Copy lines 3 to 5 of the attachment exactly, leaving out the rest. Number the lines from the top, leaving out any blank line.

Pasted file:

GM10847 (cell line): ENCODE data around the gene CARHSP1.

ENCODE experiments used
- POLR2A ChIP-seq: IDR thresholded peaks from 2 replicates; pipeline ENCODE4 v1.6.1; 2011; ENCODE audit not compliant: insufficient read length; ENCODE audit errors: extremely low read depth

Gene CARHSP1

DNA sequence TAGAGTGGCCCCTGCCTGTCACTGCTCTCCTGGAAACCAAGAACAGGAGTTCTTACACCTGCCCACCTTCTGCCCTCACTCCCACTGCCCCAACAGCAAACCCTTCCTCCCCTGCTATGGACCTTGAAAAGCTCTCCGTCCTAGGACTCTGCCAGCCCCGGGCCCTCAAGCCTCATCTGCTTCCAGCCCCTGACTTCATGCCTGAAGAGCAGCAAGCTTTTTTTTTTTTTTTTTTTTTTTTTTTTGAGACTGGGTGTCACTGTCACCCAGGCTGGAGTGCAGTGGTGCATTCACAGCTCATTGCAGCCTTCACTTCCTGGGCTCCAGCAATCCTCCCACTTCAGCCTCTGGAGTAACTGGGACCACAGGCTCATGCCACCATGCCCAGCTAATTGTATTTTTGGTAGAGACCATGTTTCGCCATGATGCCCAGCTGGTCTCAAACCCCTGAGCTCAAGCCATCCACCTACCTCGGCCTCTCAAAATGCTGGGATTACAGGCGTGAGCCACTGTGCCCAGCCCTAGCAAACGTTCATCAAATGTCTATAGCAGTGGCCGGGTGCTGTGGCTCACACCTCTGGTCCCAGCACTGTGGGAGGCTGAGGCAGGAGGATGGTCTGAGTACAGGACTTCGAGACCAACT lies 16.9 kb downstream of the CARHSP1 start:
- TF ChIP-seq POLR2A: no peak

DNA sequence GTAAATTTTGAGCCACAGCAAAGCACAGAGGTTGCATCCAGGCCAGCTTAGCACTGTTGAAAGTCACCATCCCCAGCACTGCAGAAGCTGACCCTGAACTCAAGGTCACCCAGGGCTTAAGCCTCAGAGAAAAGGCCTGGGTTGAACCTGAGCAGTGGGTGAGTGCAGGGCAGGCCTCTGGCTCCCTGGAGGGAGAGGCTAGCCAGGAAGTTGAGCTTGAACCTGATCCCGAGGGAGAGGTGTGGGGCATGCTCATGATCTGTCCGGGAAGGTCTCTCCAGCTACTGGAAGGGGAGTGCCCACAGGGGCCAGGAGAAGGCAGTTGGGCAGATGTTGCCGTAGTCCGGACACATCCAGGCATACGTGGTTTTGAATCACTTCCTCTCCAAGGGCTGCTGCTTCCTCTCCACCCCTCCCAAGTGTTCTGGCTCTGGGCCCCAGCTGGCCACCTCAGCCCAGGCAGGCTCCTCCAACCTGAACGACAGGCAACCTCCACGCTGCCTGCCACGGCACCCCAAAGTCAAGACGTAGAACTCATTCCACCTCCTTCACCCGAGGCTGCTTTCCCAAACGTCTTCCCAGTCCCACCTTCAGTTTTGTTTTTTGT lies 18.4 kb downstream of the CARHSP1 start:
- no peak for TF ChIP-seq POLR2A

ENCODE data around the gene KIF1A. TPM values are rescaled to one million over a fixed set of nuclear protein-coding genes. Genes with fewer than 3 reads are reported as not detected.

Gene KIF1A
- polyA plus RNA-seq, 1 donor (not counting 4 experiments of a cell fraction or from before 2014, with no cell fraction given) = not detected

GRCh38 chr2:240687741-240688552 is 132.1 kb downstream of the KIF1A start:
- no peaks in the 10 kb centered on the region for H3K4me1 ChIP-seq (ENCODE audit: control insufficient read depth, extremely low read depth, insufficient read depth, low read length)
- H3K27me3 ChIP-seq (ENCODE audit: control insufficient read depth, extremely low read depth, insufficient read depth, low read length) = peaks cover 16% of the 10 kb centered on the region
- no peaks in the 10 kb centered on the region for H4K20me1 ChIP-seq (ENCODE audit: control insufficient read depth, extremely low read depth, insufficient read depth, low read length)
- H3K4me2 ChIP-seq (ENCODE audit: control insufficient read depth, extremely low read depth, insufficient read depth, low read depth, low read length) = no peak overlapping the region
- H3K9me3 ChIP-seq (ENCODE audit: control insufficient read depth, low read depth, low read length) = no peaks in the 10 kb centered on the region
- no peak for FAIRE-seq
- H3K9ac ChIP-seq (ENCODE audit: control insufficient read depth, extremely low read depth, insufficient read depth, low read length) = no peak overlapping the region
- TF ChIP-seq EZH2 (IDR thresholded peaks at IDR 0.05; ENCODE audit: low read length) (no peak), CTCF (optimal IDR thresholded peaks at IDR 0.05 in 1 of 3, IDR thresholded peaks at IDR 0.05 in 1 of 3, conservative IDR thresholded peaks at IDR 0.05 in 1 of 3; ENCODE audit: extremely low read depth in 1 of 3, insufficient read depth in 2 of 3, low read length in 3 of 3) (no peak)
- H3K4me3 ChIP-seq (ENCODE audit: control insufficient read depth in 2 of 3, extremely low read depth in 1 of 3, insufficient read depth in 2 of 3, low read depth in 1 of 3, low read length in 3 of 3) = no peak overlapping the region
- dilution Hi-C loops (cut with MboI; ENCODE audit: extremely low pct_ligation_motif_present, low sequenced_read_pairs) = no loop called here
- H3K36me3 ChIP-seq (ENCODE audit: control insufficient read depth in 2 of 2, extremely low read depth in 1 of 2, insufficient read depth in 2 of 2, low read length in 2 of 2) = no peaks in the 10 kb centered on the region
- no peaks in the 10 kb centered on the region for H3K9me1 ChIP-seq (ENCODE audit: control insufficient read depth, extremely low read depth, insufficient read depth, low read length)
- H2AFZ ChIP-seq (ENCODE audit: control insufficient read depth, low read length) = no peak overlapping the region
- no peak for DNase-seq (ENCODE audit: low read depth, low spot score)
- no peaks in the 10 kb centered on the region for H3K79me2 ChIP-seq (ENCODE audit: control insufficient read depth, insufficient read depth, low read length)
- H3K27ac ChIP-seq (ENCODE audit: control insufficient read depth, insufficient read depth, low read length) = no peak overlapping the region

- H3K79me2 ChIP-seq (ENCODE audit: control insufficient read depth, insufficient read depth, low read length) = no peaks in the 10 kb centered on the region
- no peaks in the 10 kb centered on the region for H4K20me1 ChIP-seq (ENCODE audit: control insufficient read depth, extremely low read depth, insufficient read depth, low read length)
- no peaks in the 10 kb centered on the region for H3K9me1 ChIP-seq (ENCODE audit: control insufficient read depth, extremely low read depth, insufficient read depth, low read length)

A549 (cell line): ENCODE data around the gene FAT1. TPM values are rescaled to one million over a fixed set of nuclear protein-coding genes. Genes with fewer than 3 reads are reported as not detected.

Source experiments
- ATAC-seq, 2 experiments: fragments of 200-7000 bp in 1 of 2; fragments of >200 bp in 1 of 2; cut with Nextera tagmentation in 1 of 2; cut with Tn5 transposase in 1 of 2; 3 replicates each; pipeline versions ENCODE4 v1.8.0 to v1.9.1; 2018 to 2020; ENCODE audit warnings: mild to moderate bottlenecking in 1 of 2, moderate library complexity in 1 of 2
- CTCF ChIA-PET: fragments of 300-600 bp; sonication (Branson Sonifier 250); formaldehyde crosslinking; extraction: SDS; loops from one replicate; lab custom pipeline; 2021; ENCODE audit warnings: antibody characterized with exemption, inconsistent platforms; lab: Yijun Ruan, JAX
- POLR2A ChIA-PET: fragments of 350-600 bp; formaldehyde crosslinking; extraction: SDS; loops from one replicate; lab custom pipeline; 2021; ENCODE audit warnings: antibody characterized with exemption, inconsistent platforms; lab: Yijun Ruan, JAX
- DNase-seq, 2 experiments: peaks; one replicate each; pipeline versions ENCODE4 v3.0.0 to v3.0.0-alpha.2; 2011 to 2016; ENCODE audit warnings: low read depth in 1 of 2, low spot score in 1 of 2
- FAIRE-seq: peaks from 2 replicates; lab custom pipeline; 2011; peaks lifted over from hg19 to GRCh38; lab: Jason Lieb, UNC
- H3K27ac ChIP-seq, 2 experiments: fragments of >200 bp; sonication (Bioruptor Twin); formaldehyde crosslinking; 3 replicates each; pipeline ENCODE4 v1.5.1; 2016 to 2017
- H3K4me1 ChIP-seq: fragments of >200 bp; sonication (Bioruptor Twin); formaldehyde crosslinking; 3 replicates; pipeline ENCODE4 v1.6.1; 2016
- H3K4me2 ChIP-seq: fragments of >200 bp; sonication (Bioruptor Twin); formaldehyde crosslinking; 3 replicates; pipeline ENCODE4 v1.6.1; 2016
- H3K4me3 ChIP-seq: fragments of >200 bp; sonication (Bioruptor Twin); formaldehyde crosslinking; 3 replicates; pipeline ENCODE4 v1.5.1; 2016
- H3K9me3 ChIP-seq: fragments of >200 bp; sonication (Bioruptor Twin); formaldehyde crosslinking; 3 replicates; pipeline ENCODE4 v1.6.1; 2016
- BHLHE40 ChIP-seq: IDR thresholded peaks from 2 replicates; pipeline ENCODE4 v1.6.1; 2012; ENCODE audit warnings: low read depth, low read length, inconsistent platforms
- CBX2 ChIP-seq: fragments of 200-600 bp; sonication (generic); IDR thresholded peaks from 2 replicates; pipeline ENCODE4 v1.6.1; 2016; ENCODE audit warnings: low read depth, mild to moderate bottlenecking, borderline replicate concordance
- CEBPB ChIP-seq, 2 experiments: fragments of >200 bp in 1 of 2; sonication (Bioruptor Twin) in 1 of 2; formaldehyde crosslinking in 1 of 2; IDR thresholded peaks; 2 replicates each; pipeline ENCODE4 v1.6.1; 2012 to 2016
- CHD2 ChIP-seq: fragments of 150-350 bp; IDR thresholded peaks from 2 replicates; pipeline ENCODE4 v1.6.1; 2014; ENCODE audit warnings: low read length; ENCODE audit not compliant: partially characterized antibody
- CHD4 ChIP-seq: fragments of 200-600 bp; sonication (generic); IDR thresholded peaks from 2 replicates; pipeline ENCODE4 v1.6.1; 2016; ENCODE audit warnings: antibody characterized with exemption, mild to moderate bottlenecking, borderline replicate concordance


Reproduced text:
- POLR2A ChIP-seq: IDR thresholded peaks from 2 replicates; pipeline ENCODE4 v1.6.1; 2011; ENCODE audit not compliant: insufficient read length; ENCODE audit errors: extremely low read depth

Gene CARHSP1

DNA sequence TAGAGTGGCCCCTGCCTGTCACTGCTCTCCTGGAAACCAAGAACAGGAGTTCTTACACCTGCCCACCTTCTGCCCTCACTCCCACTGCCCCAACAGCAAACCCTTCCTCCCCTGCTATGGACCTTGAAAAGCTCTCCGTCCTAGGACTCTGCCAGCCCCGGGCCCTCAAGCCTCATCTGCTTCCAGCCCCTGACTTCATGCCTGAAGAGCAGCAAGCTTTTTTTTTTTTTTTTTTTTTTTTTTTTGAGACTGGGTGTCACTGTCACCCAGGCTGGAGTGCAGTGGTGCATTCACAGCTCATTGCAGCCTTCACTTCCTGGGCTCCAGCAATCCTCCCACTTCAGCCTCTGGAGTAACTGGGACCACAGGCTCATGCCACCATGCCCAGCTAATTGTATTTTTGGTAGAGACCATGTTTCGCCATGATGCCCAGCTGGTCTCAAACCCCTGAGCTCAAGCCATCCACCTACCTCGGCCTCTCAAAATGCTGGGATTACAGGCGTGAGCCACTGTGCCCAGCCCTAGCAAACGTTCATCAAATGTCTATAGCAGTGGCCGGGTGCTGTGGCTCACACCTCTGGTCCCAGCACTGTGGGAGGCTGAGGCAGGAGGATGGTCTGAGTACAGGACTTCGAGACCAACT lies 16.9 kb downstream of the CARHSP1 start: